Another good work day was held and a lot achieved. During the week I had taken delivery of the 8 coil springs from the Lancashire Spring Co at Milnrow, in Lancashire (Yes I did have to travel to the dark side). I also collected various bit of steelwork from Jason Reeve. These are the two brake beams, the sway bar and the sway bar bracket. These together with the remaining three brake shoes were taken to Middleton. Malcolm spent the morning machining pivots for the pawls for the brake ratchets and I spent the morning drilling holes in the brake blocks. These weren't easy as they are a very awkward shape to clamp.
After lunch Malcolm made the pivot for the sway bar and I drilled the remaining holes in the sway bar. The pivot hole then needed milling to make it oval. Apparently this allows the brakes to self centre. Meanwhile I had ground some metal off the brake beams so that they fitted into the brake shoes then drilled the first beam. Here is a completed brake beam with the blocks temporarily bolted on.
The brake blocks can be seen at either side plus the angled boss that allows the push rod to apply the brakes.
Once Malcolm had finished machining the parts for the sway bar it was test assembled with the pivot fitted.
After that it was time to clear up but I couldn't resist adding two of the coil springs to the trial suspension unit. This now has both spring seats on it.
A lot of work is left but next week the wheelsets and dummy underframe are to be delivered so there should be a lot to report.
Not much to report this week. We managed to get so much machining done last week that there wasn't enough left to do to justify a working party today. In the meantime we are waiting for more items to be delivered from the fabricators. Once those arrive then there will be a lot of drilling and painting to do so the plan is to have another working day next week. In the meantime I've finished the last of the drawings.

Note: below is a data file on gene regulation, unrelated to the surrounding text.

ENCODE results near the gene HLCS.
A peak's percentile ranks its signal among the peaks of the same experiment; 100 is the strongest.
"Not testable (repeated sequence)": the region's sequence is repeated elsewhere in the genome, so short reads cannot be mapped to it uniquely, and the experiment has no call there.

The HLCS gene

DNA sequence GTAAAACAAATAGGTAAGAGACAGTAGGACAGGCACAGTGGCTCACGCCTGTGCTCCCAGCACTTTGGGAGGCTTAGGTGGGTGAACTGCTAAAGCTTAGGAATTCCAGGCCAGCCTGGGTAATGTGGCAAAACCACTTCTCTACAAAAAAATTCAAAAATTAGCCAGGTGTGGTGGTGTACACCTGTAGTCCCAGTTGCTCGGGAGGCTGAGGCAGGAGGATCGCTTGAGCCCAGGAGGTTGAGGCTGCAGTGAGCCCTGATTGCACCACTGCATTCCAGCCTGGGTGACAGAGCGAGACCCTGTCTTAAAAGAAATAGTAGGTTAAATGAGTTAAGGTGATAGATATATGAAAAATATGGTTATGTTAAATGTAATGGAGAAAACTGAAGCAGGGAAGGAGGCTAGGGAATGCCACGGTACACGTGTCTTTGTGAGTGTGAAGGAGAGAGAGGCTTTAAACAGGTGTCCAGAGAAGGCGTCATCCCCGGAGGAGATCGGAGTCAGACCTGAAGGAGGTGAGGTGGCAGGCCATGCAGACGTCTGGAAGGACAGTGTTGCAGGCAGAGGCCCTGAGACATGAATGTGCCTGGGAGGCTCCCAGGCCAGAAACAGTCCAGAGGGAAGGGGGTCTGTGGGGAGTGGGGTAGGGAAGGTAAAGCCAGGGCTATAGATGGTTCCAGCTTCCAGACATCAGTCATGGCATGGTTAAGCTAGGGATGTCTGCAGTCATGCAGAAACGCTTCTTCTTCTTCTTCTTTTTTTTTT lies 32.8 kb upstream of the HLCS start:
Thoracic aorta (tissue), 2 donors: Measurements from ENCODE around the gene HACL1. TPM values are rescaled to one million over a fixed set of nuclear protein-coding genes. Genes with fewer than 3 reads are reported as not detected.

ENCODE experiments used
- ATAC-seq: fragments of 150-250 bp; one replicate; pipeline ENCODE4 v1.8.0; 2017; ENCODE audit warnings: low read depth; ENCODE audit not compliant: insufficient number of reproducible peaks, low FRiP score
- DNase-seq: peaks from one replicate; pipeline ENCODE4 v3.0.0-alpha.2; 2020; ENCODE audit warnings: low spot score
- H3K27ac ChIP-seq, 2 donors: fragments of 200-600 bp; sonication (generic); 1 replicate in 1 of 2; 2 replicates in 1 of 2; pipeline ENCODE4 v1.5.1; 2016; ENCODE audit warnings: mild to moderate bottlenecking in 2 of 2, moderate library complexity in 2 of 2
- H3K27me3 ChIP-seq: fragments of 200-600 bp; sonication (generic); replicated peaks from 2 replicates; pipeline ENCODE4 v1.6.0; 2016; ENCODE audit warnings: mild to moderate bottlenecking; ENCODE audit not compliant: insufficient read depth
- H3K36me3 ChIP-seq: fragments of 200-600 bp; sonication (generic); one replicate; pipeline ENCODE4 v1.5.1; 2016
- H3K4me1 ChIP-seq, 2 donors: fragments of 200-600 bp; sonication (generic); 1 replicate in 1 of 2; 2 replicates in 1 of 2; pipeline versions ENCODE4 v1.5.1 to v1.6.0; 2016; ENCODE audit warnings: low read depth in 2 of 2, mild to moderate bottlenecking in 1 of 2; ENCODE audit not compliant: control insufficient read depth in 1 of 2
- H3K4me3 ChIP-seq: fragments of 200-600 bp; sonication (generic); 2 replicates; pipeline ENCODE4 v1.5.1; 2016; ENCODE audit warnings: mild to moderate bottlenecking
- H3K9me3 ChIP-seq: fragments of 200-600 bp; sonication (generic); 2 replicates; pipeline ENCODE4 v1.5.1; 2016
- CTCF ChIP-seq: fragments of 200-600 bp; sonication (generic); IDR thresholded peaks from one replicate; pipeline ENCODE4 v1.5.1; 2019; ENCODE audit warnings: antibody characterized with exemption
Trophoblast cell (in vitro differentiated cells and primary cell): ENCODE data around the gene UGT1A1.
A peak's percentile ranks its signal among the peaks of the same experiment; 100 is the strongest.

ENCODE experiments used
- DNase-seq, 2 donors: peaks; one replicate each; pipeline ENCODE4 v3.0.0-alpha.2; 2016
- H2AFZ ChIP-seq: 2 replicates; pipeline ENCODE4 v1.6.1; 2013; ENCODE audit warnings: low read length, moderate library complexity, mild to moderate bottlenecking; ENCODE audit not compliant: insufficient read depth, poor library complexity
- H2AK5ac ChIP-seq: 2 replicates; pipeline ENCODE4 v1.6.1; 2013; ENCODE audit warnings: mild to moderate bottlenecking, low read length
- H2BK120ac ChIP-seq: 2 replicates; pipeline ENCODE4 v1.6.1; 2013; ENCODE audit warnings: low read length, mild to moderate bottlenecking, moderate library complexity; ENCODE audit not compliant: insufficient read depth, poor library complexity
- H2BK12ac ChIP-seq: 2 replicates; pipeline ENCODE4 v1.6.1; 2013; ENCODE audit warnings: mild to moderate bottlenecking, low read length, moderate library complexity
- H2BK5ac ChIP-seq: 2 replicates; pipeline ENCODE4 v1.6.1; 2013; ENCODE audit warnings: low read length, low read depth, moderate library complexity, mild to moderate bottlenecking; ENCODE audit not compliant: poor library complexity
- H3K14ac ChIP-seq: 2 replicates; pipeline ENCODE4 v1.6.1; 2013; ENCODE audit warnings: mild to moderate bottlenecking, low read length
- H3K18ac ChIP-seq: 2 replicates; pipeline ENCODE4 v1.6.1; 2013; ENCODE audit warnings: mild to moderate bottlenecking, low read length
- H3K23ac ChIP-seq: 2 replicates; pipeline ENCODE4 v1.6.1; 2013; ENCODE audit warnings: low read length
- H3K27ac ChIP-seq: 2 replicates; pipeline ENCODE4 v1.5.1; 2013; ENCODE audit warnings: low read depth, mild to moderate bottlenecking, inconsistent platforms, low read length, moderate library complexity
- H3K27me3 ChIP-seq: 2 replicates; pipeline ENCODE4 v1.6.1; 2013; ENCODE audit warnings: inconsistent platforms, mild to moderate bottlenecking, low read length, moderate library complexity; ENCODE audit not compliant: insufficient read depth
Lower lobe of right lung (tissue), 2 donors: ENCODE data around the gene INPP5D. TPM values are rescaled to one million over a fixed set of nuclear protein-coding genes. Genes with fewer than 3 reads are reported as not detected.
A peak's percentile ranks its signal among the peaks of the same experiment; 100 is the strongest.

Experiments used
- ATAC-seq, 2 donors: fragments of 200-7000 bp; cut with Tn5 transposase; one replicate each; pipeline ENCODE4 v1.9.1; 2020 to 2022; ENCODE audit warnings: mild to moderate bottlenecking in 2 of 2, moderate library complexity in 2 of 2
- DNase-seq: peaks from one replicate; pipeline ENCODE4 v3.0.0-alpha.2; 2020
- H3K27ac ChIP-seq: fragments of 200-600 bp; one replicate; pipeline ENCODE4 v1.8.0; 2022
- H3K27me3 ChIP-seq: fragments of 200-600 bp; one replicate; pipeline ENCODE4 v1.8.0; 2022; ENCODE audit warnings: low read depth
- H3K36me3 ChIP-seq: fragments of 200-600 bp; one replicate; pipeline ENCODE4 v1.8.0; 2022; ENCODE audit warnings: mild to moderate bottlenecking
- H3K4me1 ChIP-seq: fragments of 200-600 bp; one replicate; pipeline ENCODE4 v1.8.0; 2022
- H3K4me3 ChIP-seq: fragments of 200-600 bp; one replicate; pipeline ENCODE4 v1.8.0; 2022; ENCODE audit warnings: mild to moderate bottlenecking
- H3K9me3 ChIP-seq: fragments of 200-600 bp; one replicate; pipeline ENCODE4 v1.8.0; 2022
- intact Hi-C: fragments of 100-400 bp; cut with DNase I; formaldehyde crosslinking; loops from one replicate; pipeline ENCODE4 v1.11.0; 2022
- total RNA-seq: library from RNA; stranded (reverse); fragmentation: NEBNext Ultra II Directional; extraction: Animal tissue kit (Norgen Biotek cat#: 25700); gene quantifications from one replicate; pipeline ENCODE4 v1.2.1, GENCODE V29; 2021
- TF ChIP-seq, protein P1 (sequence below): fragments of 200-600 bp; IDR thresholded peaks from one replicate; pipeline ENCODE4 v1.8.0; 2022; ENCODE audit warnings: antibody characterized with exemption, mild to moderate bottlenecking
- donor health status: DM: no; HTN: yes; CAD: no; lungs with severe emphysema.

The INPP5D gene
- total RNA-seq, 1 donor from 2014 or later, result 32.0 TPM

A very good day in the workshop with Malcolm and Mike. I had picked the stretcher bars up yesterday and all but one of the drawings are now with Jason Reeves who is doing the fabrications. So today Malcolm started off by setting up the cast spring seats on the copying lathe. 16 needed boring out, then the bore needed to have a taper added so that they fit over the rubber cones. A couple of hours later and all were complete. Here are a few of them after I'd painted them in primer.
On top of some of the piles are some sliding collars. Mike meanwhile was machining the suspension rods then Malcolm used the lathe to cut the threads on their ends. I had drilled the four stretcher bars and then couldn't resist making a trial assembly of a suspension unit. This shows how the rubber cones, which act as dampers, fit over the rods. They just need the coil springs to be delivered.
I was quite pleased with that. Meanwhile Mike started on the pivots for the brake pawls and I started to machine cotter pins to hang the brake blocks on. Malcolm then took pity on me and finished them off in no time and this is the result.
The wheelsets are coming on well and the running gear is on track to be completed by mid March.
I'll try and keep this blog going now each week as the work progresses. The week has been a busy one with many parts collected and a lot of work done on drawings. The parts for the brake columns are now all at J R Englands in Cleckheaton and they are being made, two for Cambridge 7 and two for Beamish. The steel for the brake beams has been cut and delivered to the fabricators and the rubber suspension parts have been delivered.
Today Malcolm and I along with Mike Cook worked on machining the axleboxes and suspension parts. Malcolm spent the day milling out the slots on the front face of the axleboxes which will take the flat springs that provide the end float for the axles. The slot can just be seen inside the box nearest the camera.
On the left can be seen the sliding collars that are put into the axleboxes that provide a seat for the coil springs and rubber cones.
Mike spent the day machining the suspension rods and I drilled out the sacrificial tubes that fit round them and also drilled the solebar plates that provide the mounting under the solebars for each of the four suspension units.
There are only four but the fifth is going to be posted to Ipswich to act as a drilling guide for the dummy underframe.
All in all a good weeks progress. Hopefully more next week.